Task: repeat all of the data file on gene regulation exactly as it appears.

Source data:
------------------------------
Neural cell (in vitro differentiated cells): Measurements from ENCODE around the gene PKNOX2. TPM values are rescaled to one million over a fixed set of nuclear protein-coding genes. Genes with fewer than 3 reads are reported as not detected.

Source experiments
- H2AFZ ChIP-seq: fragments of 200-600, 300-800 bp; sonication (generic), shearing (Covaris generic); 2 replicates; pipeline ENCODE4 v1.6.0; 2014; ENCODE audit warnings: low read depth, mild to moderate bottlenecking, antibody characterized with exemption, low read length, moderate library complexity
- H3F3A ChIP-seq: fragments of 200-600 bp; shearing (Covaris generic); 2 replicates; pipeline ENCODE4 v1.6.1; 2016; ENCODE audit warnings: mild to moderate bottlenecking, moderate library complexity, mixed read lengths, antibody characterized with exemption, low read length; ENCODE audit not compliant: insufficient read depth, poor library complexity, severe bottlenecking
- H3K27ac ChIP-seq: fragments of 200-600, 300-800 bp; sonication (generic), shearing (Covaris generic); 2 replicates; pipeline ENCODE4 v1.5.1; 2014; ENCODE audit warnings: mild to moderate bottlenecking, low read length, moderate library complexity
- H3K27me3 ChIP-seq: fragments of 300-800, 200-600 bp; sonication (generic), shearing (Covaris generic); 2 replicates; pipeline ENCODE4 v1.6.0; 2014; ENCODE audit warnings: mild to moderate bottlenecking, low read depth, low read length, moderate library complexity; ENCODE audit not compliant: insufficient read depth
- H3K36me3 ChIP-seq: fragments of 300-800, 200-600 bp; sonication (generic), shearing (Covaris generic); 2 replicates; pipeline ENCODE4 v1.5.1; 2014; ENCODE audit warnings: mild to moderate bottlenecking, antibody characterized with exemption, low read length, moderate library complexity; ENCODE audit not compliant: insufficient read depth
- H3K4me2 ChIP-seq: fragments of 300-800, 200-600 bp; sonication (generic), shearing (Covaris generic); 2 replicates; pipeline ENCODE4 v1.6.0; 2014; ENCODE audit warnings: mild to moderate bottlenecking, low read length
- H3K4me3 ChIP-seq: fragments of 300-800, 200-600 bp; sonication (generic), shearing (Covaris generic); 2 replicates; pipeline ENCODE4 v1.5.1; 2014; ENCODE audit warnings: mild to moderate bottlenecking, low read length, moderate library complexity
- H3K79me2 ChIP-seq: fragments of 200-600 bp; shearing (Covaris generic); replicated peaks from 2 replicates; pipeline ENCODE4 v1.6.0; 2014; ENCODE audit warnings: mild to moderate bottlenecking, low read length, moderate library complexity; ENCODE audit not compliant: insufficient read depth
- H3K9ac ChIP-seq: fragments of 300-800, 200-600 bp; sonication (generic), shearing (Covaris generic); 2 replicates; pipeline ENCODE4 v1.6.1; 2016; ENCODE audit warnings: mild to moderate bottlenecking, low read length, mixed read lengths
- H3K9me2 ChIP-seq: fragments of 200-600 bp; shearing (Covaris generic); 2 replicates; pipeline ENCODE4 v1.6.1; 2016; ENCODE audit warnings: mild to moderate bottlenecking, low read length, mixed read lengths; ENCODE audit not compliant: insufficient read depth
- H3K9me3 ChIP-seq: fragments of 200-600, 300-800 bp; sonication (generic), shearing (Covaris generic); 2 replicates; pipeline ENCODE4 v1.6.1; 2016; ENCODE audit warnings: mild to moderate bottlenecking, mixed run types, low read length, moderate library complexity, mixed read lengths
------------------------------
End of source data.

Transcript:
Neural cell (in vitro differentiated cells): Measurements from ENCODE around the gene PKNOX2. TPM values are rescaled to one million over a fixed set of nuclear protein-coding genes. Genes with fewer than 3 reads are reported as not detected.

Source experiments
- H2AFZ ChIP-seq: fragments of 200-600, 300-800 bp; sonication (generic), shearing (Covaris generic); 2 replicates; pipeline ENCODE4 v1.6.0; 2014; ENCODE audit warnings: low read depth, mild to moderate bottlenecking, antibody characterized with exemption, low read length, moderate library complexity
- H3F3A ChIP-seq: fragments of 200-600 bp; shearing (Covaris generic); 2 replicates; pipeline ENCODE4 v1.6.1; 2016; ENCODE audit warnings: mild to moderate bottlenecking, moderate library complexity, mixed read lengths, antibody characterized with exemption, low read length; ENCODE audit not compliant: insufficient read depth, poor library complexity, severe bottlenecking
- H3K27ac ChIP-seq: fragments of 200-600, 300-800 bp; sonication (generic), shearing (Covaris generic); 2 replicates; pipeline ENCODE4 v1.5.1; 2014; ENCODE audit warnings: mild to moderate bottlenecking, low read length, moderate library complexity
- H3K27me3 ChIP-seq: fragments of 300-800, 200-600 bp; sonication (generic), shearing (Covaris generic); 2 replicates; pipeline ENCODE4 v1.6.0; 2014; ENCODE audit warnings: mild to moderate bottlenecking, low read depth, low read length, moderate library complexity; ENCODE audit not compliant: insufficient read depth
- H3K36me3 ChIP-seq: fragments of 300-800, 200-600 bp; sonication (generic), shearing (Covaris generic); 2 replicates; pipeline ENCODE4 v1.5.1; 2014; ENCODE audit warnings: mild to moderate bottlenecking, antibody characterized with exemption, low read length, moderate library complexity; ENCODE audit not compliant: insufficient read depth
- H3K4me2 ChIP-seq: fragments of 300-800, 200-600 bp; sonication (generic), shearing (Covaris generic); 2 replicates; pipeline ENCODE4 v1.6.0; 2014; ENCODE audit warnings: mild to moderate bottlenecking, low read length
- H3K4me3 ChIP-seq: fragments of 300-800, 200-600 bp; sonication (generic), shearing (Covaris generic); 2 replicates; pipeline ENCODE4 v1.5.1; 2014; ENCODE audit warnings: mild to moderate bottlenecking, low read length, moderate library complexity
- H3K79me2 ChIP-seq: fragments of 200-600 bp; shearing (Covaris generic); replicated peaks from 2 replicates; pipeline ENCODE4 v1.6.0; 2014; ENCODE audit warnings: mild to moderate bottlenecking, low read length, moderate library complexity; ENCODE audit not compliant: insufficient read depth
- H3K9ac ChIP-seq: fragments of 300-800, 200-600 bp; sonication (generic), shearing (Covaris generic); 2 replicates; pipeline ENCODE4 v1.6.1; 2016; ENCODE audit warnings: mild to moderate bottlenecking, low read length, mixed read lengths
- H3K9me2 ChIP-seq: fragments of 200-600 bp; shearing (Covaris generic); 2 replicates; pipeline ENCODE4 v1.6.1; 2016; ENCODE audit warnings: mild to moderate bottlenecking, low read length, mixed read lengths; ENCODE audit not compliant: insufficient read depth
- H3K9me3 ChIP-seq: fragments of 200-600, 300-800 bp; sonication (generic), shearing (Covaris generic); 2 replicates; pipeline ENCODE4 v1.6.1; 2016; ENCODE audit warnings: mild to moderate bottlenecking, mixed run types, low read length, moderate library complexity, mixed read lengths